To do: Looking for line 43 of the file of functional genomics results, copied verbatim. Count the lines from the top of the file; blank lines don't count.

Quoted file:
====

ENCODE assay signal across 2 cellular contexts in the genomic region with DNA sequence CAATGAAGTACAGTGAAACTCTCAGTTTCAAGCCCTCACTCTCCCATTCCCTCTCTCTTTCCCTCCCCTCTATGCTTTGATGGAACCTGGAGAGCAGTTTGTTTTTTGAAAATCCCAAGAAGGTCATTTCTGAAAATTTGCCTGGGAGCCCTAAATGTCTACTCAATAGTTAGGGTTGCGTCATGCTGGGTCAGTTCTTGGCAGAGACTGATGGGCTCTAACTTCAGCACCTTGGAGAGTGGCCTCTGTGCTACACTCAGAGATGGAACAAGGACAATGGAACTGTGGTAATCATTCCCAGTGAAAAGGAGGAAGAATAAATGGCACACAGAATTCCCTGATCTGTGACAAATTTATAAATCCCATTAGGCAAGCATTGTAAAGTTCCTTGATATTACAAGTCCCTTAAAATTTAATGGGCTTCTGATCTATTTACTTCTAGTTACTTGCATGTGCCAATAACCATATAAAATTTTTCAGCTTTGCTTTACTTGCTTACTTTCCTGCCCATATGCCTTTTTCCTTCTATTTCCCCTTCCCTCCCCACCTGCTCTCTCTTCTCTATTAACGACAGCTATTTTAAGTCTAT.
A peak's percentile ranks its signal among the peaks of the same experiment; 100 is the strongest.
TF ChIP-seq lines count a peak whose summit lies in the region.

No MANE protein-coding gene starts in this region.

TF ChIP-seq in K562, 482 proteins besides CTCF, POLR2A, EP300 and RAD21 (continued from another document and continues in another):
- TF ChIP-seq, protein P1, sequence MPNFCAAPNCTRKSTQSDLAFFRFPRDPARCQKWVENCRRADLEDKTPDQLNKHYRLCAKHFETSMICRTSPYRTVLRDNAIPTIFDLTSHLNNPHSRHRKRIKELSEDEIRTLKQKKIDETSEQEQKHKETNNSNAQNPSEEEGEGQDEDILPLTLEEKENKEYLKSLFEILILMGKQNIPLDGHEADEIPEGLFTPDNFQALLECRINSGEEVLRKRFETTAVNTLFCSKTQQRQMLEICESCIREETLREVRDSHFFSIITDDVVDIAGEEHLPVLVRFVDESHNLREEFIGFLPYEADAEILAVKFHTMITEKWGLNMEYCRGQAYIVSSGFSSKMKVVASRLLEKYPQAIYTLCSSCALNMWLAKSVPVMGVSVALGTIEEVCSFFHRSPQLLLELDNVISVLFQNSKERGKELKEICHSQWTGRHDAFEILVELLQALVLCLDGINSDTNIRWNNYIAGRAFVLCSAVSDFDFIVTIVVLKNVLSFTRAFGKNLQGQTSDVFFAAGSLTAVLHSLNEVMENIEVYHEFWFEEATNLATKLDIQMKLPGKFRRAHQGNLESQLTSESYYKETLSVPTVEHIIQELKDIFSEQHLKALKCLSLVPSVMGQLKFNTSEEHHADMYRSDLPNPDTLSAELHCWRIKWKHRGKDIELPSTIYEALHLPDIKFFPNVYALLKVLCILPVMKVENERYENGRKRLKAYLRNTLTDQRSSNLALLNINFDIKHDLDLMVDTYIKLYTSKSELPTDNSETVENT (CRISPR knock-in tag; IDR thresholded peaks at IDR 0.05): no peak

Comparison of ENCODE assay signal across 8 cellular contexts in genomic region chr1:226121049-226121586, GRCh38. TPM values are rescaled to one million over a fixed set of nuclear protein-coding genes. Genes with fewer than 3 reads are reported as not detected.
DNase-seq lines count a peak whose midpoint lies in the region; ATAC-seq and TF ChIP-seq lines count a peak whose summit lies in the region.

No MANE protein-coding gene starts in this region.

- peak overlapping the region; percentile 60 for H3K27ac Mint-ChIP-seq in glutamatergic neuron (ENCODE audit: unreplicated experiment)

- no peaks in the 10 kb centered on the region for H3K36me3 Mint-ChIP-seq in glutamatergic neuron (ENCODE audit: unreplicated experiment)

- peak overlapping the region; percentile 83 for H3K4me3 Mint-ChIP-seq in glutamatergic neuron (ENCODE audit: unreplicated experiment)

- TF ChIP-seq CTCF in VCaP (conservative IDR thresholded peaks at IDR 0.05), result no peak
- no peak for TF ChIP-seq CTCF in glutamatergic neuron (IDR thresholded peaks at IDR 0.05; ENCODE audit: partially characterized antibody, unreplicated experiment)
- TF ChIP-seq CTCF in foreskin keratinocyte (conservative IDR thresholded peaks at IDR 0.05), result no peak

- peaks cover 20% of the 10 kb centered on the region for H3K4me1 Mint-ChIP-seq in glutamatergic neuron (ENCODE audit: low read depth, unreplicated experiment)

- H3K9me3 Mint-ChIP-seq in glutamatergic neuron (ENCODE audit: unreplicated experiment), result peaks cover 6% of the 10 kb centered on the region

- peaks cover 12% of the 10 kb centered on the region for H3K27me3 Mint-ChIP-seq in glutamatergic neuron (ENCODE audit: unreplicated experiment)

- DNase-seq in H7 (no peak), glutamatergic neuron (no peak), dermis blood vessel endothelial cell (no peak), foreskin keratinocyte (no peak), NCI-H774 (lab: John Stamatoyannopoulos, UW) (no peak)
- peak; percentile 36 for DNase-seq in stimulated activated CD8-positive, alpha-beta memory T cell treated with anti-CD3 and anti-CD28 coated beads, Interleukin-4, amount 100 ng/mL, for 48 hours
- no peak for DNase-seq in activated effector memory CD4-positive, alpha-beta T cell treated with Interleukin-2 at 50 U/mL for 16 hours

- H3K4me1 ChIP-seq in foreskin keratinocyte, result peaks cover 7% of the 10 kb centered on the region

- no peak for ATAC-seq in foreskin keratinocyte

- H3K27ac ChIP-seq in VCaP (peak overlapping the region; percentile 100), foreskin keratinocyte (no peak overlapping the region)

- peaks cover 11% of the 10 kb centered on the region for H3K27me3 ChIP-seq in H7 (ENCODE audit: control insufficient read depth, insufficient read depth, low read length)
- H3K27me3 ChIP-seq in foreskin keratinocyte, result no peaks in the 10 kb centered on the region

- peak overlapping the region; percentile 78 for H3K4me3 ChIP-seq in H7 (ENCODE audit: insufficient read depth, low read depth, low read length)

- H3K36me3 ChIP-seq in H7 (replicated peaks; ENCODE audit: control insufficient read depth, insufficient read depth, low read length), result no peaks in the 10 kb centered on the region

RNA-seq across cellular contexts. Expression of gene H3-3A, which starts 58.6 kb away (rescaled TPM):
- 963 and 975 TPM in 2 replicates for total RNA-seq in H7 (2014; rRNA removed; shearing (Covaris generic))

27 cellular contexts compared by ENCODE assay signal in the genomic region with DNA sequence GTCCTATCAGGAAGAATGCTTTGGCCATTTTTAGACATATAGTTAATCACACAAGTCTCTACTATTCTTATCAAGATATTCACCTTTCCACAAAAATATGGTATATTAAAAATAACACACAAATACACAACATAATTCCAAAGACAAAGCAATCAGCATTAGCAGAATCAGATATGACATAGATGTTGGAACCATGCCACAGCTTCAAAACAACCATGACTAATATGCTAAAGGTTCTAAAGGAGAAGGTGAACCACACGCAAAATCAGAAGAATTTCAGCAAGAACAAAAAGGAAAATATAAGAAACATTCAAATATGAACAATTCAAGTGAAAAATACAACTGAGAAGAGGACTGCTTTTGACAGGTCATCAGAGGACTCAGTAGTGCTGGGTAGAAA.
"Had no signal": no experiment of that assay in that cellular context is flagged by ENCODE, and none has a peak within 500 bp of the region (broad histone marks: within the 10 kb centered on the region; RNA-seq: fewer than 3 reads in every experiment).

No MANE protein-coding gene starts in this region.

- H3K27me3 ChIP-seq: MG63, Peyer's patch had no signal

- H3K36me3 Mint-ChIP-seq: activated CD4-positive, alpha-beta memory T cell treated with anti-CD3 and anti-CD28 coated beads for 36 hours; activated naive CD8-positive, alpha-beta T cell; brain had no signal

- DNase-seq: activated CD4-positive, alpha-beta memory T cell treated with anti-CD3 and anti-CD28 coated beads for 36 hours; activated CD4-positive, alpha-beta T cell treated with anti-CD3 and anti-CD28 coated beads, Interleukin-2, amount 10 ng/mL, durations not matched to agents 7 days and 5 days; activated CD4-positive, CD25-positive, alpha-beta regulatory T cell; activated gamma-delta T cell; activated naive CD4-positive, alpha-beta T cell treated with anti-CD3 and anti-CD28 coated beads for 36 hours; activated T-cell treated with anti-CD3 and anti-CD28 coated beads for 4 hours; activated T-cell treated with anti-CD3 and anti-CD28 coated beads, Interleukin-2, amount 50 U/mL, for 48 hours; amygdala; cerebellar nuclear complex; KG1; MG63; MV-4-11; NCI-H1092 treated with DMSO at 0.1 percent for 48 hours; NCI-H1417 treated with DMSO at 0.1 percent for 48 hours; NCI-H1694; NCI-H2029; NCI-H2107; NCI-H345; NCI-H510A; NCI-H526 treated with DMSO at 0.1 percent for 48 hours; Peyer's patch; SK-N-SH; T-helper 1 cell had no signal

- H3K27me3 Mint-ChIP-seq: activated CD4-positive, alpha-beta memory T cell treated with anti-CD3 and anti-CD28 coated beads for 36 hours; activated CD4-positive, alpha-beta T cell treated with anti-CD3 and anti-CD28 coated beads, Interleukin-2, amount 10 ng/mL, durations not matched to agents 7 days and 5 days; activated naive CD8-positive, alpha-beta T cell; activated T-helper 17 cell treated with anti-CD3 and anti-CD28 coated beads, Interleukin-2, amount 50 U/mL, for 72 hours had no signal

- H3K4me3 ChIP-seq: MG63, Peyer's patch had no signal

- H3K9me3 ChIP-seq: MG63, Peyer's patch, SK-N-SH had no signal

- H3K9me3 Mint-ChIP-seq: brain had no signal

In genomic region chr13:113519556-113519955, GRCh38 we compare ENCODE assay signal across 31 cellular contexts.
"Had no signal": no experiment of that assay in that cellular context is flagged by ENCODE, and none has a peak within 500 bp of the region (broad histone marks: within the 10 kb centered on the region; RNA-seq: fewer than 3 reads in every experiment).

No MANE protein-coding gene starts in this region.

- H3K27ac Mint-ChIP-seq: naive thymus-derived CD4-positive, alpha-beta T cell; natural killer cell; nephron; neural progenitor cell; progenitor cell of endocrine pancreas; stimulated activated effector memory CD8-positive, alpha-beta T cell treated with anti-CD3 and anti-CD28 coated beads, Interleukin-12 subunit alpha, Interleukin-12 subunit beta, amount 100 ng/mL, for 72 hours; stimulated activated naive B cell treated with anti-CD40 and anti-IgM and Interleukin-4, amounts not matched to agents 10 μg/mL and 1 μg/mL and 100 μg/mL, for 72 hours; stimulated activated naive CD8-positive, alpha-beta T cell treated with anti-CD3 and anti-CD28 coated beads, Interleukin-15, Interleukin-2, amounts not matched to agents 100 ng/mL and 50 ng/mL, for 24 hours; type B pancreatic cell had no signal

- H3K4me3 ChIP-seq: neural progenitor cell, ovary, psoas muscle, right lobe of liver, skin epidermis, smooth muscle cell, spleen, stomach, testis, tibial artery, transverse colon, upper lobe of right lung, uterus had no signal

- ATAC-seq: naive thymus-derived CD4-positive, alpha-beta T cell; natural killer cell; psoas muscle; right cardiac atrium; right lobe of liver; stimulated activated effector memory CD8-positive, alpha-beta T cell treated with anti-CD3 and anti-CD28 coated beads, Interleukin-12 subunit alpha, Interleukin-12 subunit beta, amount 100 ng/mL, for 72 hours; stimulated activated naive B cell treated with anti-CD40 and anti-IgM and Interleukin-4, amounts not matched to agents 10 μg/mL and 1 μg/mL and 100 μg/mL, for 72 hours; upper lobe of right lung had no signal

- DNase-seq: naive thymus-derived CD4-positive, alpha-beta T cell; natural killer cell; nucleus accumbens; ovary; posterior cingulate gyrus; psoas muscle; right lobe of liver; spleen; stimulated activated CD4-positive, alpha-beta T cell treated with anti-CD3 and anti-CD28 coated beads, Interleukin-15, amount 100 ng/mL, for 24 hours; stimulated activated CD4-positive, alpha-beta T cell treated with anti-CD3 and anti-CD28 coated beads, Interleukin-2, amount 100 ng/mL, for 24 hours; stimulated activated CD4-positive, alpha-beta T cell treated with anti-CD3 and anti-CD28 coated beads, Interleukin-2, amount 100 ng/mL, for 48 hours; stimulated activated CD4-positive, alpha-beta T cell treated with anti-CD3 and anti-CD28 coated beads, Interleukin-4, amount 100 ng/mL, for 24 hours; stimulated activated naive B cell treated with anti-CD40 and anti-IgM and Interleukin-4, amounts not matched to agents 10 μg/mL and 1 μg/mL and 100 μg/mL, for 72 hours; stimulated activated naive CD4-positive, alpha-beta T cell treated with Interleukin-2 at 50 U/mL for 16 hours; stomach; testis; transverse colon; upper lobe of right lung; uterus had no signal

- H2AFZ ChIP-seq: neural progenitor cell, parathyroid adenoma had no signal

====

No MANE protein-coding gene starts in this region.